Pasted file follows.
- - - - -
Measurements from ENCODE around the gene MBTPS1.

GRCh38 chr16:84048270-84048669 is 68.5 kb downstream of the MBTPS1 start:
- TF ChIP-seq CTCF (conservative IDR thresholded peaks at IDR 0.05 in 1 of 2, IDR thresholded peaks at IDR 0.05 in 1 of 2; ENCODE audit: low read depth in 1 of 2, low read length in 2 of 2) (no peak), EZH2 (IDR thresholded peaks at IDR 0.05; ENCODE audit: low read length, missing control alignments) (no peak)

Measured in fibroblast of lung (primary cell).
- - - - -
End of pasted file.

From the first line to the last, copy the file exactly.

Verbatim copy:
Measurements from ENCODE around the gene MBTPS1.

GRCh38 chr16:84048270-84048669 is 68.5 kb downstream of the MBTPS1 start:
- TF ChIP-seq CTCF (conservative IDR thresholded peaks at IDR 0.05 in 1 of 2, IDR thresholded peaks at IDR 0.05 in 1 of 2; ENCODE audit: low read depth in 1 of 2, low read length in 2 of 2) (no peak), EZH2 (IDR thresholded peaks at IDR 0.05; ENCODE audit: low read length, missing control alignments) (no peak)

Measured in fibroblast of lung (primary cell).